IAS 12 indicates that the recoverability of DTAs should be assessed with reference to the same taxation authority and the same ‘taxable entity’. The ‘taxable entity’ may consist of multiple cash-generating units, or a cash-generating unit may consist of more than one taxable entity. As can be seen, the ‘taxable entity’ may not be the same as the cash-generating unit that is the basis for impairment testing. This may mean that the forecasts used for impairment testing may have to be disaggregated in order to assess the valuation of carry-forward losses. This could result in no DTA being recognised, even though the cash-generating unit is profitable.
In many jurisdictions, there are time limits on the recovery of tax assets and this will represent a cut-off for the cashflow projection period in determining the DTA. In some sectors, special purpose entities (SPEs) are used to hold licences or patents, and the life of the SPE can be limited to that of the patent or licence. This length of life will, in turn, be the cut-off for the cashflow projection period in determining the DTA.
Projections for DTA purposes must be fairly consistent with the assumptions made in other areas of the financial statements. An exception arises where IAS 12 conflicts with other IFRSs. When impairment testing under IAS 36, if the risks are high in terms of the estimation of future cashflows, the discount rate will be adjusted to take into account the risk that the future cashflows will differ from the estimates. IAS 12, however, does not permit the discounting of DTAs (or liabilities), and therefore entities need to consider how they can appropriately reflect risk in their forecasts of future taxable profits.
A possible challenge by regulators, auditors and tax authorities may influence the behaviour of entities. The information in financial statements must be neutral and objective. The best form of evidence will be a strong earnings history or existing long-term contracts that will generate stable future profits.
The carrying amount of deferred tax assets should be reviewed at the end of each reporting period and reduced to the extent that it is no longer probable that sufficient taxable profit will be available to allow the benefit of part or all of that deferred tax asset to be utilised.
Recently the IFRS Interpretations Committee identified diversity in practice regarding the recognition of a deferred tax asset that is related to a debt instrument measured at fair value. As a result, the International Accounting Standards Board (IASB) issued an exposure draft (ED), Recognition of Deferred Tax Assets for Unrealised Losses, in August 2014.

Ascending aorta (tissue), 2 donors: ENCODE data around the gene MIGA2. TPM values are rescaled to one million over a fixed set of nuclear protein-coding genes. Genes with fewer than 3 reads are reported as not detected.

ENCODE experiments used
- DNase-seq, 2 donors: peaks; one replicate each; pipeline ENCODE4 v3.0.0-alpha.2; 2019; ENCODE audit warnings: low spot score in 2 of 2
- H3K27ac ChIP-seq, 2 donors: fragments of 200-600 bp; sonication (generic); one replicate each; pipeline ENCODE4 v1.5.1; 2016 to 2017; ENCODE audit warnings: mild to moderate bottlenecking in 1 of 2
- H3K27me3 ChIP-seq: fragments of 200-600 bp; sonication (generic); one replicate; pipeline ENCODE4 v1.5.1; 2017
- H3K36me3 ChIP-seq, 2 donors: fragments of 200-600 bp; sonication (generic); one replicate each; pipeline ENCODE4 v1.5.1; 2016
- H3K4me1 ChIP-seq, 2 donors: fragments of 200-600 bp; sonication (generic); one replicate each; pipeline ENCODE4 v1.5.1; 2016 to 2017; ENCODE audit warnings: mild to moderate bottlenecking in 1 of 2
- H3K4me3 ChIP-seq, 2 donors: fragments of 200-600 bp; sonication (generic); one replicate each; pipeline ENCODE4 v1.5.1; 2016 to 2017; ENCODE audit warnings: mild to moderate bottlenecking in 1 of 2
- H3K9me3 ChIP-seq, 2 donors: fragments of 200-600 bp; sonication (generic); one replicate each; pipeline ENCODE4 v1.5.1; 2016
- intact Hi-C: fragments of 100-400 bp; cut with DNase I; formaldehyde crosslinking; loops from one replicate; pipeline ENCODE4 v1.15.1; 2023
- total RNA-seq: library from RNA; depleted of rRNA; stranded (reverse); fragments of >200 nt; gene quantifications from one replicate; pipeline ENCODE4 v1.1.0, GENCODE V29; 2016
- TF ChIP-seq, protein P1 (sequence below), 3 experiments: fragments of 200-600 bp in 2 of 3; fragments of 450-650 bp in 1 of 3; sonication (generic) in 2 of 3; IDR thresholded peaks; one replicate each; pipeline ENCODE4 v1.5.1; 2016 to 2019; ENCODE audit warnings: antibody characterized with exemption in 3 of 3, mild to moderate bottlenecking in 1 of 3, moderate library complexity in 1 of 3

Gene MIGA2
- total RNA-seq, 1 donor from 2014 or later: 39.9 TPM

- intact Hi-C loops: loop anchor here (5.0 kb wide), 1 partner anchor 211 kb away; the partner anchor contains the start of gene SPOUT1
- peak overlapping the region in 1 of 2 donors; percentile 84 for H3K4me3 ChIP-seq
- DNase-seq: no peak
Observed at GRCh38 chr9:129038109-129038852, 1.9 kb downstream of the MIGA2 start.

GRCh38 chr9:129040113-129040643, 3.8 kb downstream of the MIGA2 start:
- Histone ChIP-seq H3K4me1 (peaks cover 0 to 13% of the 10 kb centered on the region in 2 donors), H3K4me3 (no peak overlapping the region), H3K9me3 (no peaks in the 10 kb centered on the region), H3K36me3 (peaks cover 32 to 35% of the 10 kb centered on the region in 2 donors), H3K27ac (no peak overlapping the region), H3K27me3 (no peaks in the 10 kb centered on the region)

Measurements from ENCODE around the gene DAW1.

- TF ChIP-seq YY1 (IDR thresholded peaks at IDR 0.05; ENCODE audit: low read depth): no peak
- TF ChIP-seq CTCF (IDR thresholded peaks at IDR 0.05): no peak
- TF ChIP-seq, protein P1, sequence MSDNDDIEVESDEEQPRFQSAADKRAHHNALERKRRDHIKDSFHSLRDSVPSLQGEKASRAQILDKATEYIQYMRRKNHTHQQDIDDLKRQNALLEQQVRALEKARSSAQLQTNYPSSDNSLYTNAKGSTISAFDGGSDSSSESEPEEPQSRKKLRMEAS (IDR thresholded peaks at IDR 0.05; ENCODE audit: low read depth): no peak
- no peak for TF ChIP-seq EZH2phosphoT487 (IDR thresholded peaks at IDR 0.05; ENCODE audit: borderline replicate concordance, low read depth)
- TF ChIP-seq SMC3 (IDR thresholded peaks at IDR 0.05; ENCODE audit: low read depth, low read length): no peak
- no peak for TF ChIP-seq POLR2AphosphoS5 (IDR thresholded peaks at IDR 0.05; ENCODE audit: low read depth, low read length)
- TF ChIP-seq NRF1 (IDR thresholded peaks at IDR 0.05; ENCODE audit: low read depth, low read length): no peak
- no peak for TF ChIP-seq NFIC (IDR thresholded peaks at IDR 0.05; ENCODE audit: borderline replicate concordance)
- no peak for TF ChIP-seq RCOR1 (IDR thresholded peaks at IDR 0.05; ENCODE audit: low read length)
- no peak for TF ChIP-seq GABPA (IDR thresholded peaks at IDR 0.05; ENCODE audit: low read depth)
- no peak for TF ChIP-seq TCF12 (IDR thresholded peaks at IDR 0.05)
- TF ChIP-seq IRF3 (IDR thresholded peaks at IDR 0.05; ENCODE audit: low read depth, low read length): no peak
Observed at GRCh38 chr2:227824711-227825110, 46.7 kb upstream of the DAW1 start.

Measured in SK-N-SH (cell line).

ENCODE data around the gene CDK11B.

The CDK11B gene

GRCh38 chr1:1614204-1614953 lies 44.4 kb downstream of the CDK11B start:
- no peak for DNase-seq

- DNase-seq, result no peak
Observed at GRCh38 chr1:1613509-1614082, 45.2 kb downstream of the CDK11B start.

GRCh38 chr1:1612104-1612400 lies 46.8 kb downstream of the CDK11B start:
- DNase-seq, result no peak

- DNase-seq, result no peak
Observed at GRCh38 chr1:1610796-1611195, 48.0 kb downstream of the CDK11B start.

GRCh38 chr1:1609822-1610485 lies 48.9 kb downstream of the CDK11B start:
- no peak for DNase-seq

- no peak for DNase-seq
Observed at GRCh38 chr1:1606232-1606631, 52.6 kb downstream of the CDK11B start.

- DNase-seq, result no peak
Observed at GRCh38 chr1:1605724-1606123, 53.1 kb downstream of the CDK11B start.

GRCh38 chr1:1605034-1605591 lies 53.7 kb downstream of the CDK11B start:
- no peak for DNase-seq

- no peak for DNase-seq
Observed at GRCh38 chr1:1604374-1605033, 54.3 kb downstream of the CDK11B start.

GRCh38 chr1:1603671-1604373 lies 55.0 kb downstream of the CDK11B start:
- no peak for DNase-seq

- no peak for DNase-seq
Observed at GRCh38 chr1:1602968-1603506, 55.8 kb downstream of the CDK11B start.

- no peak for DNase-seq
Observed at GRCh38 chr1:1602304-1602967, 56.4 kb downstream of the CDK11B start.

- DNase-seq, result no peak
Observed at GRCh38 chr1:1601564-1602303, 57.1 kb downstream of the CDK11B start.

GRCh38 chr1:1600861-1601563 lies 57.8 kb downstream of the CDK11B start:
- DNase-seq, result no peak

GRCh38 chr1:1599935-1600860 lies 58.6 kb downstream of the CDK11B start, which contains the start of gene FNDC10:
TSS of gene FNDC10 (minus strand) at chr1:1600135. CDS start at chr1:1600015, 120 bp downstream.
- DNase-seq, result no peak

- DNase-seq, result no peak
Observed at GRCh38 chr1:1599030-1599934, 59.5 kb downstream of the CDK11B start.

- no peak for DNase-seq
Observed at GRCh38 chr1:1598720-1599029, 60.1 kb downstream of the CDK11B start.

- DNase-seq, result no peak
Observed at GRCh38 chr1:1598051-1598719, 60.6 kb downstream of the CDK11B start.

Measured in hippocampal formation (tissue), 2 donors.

An unrealised loss on a debt instrument does not intuitively seem to fit the definition of a deductible temporary difference if the entity does not expect to deduct this loss for tax purposes. However, the IASB confirms its view that unrealised losses on debt instruments measured at fair value and measured at cost for tax purposes give rise to a deductible temporary difference regardless of whether the debt instrument’s holder expects to recover the carrying amount of the debt instrument by sale or by use.
Further, the IASB proposes to clarify the extent to which an estimate of future taxable profit includes amounts from recovering assets for more than their carrying amounts. The recovery of an asset for more than its carrying amount is unlikely to be probable where, say, the asset was recently impaired, but is probable where it is measured at cost and used in a profitable operation.
An entity recognises deferred tax assets only if it is probable that it will have sufficient future taxable profits. Future taxable profits would intuitively seem to mean that this figure would be the one on the bottom line of the tax return. However, it is proposed that future taxable profits would be the amount before the reversal of deductible temporary differences.
The proposals also clarify that the deductible temporary differences should be assessed for recognition on a combined basis, taking into account the different types of income (deductions) under the jurisdiction’s tax law. Tax law may restrict the sources of taxable profit against which a deductible temporary difference can be utilised. If there were no such restrictions, then the entity would assess a deductible temporary difference in combination with others. However, if tax law restricts the utilisation of losses, then a deductible temporary difference would be assessed only in combination with other deductible temporary differences of the appropriate type. The impact of the ED on the financial statements will depend on the tax environment and how the entity currently accounts for deferred tax.
Graham Holt is director of professional studies at the accounting, finance and economics department at Manchester Metropolitan University Business School
CPD technical article
"Entities need to consider how they can appropriately reflect risk in their forecasts of future taxable profits"